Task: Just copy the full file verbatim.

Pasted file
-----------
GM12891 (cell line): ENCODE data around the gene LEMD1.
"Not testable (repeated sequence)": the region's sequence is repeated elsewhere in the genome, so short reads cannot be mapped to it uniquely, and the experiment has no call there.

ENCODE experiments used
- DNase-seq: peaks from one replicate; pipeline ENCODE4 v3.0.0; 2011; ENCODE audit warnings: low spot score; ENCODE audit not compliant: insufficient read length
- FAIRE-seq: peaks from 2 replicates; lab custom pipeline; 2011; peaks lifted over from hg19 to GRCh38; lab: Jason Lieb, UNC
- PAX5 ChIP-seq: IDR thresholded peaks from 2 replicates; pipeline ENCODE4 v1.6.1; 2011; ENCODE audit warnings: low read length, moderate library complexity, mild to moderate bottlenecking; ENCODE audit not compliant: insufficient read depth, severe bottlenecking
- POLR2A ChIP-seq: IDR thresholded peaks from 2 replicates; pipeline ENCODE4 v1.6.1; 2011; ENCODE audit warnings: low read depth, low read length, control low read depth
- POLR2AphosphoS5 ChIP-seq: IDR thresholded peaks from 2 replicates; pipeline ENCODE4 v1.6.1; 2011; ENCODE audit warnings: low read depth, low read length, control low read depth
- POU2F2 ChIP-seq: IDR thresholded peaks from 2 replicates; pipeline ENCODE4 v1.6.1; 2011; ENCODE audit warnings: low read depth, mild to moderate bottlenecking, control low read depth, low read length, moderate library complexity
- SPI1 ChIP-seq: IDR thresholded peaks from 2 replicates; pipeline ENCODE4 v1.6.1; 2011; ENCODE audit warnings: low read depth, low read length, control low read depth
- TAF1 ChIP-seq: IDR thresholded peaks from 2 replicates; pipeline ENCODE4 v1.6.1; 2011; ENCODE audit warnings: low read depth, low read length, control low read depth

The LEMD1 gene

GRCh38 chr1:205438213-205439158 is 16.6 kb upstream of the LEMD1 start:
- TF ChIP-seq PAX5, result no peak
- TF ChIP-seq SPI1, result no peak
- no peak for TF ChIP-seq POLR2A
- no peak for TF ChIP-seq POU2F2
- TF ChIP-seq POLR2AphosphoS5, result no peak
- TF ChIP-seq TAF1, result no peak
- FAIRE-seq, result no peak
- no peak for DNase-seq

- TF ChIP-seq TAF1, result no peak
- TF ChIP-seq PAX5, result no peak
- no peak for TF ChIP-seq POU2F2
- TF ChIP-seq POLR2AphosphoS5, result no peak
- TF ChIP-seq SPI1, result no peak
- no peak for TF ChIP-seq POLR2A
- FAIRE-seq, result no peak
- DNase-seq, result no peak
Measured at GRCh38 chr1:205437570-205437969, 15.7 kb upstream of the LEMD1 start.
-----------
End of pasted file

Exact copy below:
GM12891 (cell line): ENCODE data around the gene LEMD1.
"Not testable (repeated sequence)": the region's sequence is repeated elsewhere in the genome, so short reads cannot be mapped to it uniquely, and the experiment has no call there.

ENCODE experiments used
- DNase-seq: peaks from one replicate; pipeline ENCODE4 v3.0.0; 2011; ENCODE audit warnings: low spot score; ENCODE audit not compliant: insufficient read length
- FAIRE-seq: peaks from 2 replicates; lab custom pipeline; 2011; peaks lifted over from hg19 to GRCh38; lab: Jason Lieb, UNC
- PAX5 ChIP-seq: IDR thresholded peaks from 2 replicates; pipeline ENCODE4 v1.6.1; 2011; ENCODE audit warnings: low read length, moderate library complexity, mild to moderate bottlenecking; ENCODE audit not compliant: insufficient read depth, severe bottlenecking
- POLR2A ChIP-seq: IDR thresholded peaks from 2 replicates; pipeline ENCODE4 v1.6.1; 2011; ENCODE audit warnings: low read depth, low read length, control low read depth
- POLR2AphosphoS5 ChIP-seq: IDR thresholded peaks from 2 replicates; pipeline ENCODE4 v1.6.1; 2011; ENCODE audit warnings: low read depth, low read length, control low read depth
- POU2F2 ChIP-seq: IDR thresholded peaks from 2 replicates; pipeline ENCODE4 v1.6.1; 2011; ENCODE audit warnings: low read depth, mild to moderate bottlenecking, control low read depth, low read length, moderate library complexity
- SPI1 ChIP-seq: IDR thresholded peaks from 2 replicates; pipeline ENCODE4 v1.6.1; 2011; ENCODE audit warnings: low read depth, low read length, control low read depth
- TAF1 ChIP-seq: IDR thresholded peaks from 2 replicates; pipeline ENCODE4 v1.6.1; 2011; ENCODE audit warnings: low read depth, low read length, control low read depth

The LEMD1 gene

GRCh38 chr1:205438213-205439158 is 16.6 kb upstream of the LEMD1 start:
- TF ChIP-seq PAX5, result no peak
- TF ChIP-seq SPI1, result no peak
- no peak for TF ChIP-seq POLR2A
- no peak for TF ChIP-seq POU2F2
- TF ChIP-seq POLR2AphosphoS5, result no peak
- TF ChIP-seq TAF1, result no peak
- FAIRE-seq, result no peak
- no peak for DNase-seq

- TF ChIP-seq TAF1, result no peak
- TF ChIP-seq PAX5, result no peak
- no peak for TF ChIP-seq POU2F2
- TF ChIP-seq POLR2AphosphoS5, result no peak
- TF ChIP-seq SPI1, result no peak
- no peak for TF ChIP-seq POLR2A
- FAIRE-seq, result no peak
- DNase-seq, result no peak
Measured at GRCh38 chr1:205437570-205437969, 15.7 kb upstream of the LEMD1 start.